On the edge of Somalia

Millions of men, women and children have fled their homes in Somalia since civil war broke out in 1991. After more than two decades of continuous war, recurrent droughts and famine, over one million Somalis remain displaced. Some have settled as far north as they could, and reside in Puntland. Danish Refugee Council with the support of the European Commission Office for Civil Aid and Protection works in support of people living under extreme and insecure conditions in Puntland. The stories of the Somali people there are ones of hardship, fear and loss – and of appreciation.
 
 

From Somalia

 

An elderly man kneels in prayer on the rocky and dusty ground next to his home, a home-made of card board, old clothes and plastic sheets. He rises back on his feet, his palms held in front of him, and thanks God for what he has been given. ‘Allah o‘Akbar’ echoes from megaphones in Bosasso during the warmest hours of the day and when the sun shows no mercy – ‘God is the greatest’ says the deep male voice sounding over the settlements for displaced in the outskirts of the port town, Bosasso in Puntland, at the northern tip of Somalia. For a moment, this can seem as a place of serene equatorial beauty and economic potential with long stretches of sandy beaches, the sun, blue sky, and a coastline formed by mountains dropping as waves into the turquoise sea. That moment is soon gone. The sun is merciless here. More than 50 degrees Celsius during the summer and the frequent strong wind, is lashing dust and dry heat onto the faces of anyone venturing out.

This is where Danish Refugee Council works to provide shelter and access to water and sanitation, to improve the limited income opportunities, as well as helping the thousands of displaced people to better help themselves with safety and security measures.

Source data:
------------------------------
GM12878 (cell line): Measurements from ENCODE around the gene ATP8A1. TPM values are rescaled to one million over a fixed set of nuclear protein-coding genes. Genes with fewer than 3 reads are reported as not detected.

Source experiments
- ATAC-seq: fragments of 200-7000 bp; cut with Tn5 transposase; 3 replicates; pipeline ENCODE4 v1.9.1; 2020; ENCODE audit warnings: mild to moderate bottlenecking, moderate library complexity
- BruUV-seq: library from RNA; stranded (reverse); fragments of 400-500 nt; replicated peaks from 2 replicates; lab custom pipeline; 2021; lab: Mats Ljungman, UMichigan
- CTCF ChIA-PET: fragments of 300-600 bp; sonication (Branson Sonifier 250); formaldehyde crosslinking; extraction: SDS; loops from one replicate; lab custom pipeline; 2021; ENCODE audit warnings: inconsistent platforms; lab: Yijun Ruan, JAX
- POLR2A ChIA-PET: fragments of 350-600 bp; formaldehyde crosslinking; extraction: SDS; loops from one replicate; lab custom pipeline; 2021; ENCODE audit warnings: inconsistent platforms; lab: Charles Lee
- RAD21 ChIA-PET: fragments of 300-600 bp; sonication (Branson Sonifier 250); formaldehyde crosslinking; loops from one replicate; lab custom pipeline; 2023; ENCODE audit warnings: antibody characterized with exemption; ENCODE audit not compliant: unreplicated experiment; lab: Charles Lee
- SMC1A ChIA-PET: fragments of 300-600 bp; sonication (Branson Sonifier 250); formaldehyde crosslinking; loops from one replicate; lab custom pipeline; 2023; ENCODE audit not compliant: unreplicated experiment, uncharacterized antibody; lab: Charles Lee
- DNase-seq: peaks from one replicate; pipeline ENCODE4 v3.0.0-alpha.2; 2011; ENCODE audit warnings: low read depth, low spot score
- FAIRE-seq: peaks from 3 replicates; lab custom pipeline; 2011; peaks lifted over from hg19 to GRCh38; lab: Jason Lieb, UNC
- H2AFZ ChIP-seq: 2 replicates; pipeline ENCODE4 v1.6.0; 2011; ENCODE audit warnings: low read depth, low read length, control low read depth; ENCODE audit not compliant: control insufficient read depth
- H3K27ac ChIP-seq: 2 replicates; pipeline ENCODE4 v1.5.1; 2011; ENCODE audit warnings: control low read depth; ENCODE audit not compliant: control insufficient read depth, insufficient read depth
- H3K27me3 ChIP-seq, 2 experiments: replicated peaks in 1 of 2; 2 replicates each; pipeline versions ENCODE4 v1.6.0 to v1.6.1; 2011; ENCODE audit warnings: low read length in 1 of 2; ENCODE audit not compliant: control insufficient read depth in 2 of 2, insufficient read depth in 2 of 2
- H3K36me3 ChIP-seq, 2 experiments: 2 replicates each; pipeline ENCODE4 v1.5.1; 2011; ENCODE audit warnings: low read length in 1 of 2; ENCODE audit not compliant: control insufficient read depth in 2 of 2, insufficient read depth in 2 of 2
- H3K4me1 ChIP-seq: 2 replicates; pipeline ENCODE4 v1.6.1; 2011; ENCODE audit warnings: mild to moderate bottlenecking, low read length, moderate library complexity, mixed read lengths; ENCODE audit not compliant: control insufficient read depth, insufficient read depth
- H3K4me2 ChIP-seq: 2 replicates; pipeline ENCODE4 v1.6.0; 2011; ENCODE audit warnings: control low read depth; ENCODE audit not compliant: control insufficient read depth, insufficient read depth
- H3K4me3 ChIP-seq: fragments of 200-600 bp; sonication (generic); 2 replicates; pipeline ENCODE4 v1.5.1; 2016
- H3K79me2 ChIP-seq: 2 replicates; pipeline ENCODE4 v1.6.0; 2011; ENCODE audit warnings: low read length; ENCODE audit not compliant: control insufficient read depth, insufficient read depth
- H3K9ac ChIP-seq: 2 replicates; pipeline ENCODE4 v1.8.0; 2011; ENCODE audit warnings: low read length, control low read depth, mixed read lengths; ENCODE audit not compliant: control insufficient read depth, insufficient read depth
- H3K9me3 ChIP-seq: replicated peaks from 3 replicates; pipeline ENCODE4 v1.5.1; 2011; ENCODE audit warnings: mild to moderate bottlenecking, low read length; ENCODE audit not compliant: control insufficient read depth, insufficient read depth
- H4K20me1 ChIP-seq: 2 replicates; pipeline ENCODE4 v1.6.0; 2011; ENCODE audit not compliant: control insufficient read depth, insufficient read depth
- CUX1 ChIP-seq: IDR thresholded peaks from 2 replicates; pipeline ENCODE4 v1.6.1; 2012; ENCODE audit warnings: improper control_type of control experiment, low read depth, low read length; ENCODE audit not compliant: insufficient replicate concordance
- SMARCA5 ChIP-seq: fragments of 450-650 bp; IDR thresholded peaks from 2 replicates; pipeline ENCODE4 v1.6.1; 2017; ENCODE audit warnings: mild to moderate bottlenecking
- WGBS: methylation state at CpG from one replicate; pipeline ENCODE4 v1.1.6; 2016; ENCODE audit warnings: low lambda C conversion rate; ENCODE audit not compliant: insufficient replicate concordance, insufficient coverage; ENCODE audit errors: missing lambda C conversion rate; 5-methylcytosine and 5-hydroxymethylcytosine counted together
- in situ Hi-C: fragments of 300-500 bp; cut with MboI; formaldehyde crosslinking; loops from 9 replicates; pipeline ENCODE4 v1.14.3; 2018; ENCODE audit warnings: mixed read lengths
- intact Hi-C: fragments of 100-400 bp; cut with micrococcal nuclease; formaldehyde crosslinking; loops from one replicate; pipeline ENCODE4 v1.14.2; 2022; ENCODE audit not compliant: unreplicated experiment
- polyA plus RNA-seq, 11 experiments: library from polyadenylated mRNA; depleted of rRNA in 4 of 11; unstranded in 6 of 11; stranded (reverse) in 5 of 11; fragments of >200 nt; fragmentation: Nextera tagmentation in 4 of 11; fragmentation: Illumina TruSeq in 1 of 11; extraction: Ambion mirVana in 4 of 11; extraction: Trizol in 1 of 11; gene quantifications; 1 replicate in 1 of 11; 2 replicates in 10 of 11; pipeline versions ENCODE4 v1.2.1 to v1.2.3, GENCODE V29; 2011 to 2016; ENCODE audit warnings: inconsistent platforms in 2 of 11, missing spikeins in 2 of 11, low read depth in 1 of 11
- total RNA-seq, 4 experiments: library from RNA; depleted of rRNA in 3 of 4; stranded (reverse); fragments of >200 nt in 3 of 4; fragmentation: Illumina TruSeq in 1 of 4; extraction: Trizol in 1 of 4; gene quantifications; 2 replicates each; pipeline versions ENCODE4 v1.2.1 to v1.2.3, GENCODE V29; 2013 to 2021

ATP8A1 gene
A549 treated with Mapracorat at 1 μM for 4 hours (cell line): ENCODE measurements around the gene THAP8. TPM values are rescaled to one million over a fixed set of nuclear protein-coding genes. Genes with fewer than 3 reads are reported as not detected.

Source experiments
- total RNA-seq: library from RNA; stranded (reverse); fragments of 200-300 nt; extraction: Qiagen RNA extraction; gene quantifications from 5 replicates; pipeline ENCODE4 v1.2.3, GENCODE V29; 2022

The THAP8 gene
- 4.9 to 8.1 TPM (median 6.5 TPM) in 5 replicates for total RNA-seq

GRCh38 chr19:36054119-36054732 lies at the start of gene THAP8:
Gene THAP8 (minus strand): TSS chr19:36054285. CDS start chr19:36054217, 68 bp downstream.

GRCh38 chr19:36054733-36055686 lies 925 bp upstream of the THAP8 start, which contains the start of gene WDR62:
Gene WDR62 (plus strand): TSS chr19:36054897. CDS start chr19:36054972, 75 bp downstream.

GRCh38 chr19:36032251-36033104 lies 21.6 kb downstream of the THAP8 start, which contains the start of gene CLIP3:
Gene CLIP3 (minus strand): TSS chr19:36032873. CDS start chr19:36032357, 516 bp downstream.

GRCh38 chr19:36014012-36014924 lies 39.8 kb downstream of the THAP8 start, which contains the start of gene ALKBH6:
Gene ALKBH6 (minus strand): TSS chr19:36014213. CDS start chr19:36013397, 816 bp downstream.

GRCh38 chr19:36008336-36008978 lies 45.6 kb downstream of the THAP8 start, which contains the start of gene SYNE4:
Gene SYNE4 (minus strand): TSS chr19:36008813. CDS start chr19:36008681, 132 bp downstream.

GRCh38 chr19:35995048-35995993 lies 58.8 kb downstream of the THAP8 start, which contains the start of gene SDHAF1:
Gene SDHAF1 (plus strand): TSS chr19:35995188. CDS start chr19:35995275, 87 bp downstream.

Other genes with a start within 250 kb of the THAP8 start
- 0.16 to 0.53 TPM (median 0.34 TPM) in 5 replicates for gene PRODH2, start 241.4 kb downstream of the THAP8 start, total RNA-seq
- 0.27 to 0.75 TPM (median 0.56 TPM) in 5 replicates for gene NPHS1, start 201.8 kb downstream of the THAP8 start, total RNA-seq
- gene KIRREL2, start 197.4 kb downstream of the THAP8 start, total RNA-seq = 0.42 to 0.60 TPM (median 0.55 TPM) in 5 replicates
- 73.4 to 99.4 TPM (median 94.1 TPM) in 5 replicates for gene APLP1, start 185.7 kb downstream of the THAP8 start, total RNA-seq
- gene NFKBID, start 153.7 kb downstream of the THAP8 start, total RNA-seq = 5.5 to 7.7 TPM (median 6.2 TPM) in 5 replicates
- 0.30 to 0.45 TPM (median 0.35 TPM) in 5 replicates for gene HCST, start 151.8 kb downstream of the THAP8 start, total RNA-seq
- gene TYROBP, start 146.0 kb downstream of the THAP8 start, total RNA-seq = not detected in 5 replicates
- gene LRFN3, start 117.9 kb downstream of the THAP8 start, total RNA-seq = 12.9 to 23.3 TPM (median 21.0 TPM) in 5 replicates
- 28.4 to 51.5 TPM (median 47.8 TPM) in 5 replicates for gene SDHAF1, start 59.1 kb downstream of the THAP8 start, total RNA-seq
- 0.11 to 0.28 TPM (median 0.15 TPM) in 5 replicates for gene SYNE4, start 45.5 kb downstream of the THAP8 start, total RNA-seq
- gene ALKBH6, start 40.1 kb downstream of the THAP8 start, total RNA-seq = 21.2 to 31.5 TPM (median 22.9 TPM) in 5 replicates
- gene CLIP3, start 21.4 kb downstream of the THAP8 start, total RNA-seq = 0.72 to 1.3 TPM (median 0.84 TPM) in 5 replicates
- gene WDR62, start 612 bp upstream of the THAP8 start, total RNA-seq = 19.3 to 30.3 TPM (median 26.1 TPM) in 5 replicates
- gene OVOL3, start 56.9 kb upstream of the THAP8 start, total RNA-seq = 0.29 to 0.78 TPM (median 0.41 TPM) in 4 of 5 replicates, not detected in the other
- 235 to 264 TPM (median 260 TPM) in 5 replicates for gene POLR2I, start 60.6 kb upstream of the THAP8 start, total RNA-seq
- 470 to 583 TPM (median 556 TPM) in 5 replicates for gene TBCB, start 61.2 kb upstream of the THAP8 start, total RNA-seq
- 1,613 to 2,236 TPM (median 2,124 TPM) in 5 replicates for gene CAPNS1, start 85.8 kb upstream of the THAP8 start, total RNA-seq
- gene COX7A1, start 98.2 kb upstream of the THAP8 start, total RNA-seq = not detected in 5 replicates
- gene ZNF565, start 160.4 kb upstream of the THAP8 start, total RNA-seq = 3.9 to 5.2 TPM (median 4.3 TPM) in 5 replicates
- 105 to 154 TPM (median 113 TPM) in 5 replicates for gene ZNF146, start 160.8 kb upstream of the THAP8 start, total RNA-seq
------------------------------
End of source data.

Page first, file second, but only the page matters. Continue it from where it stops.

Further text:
‘Our work in Somalia began in 1998, and since then we have been able to expand our efforts to reach out to some of the many people in need of humanitarian aid. Puntland is one of the areas of Somalia where widespread poverty and protracted displacement have made people extremely vulnerable and in need of continued assistance,’ tells Heather Amstutz from Danish Refugee Council’s Regional Office for the Horn of Africa and Yemen.

An epicenter of crisis
As of May 2013, UNHCR estimated that 1.1 million people in Somalia are living in displacement within their own country. Some are hoping to return to where they fled from. Others have nothing to return to and simply wish to stay where they are.

‘Somalia is the epicenter of what is today one of the largest humanitarian crises in the world. War has created immense needs for emergency assistance in the region, and when famine struck in 2011, the last bit of resilience was gone. People need everything now – to survive and to rebuild their lives whether in displacement or from what is left in their home areas,’ says Heather Amstutuz.

Aid needs in the 34 settlements in the outskirts of the port-town Bosasso span from getting access to basic services as water and food, but also longer term assistance that can rebuild and strengthen a minimum of resilience among the populations in Bosasso. Protection of the most vulnerable people living here is of great concern. Even for those who have lived here for many years, the struggle for better shelter and for safety and protection continues. Crime, abuse, and violence is ever present in the settlements for the displaced people. They are facing dangers and risks during daytime, but even more so at night, especially for the women of whom many live alone with their children.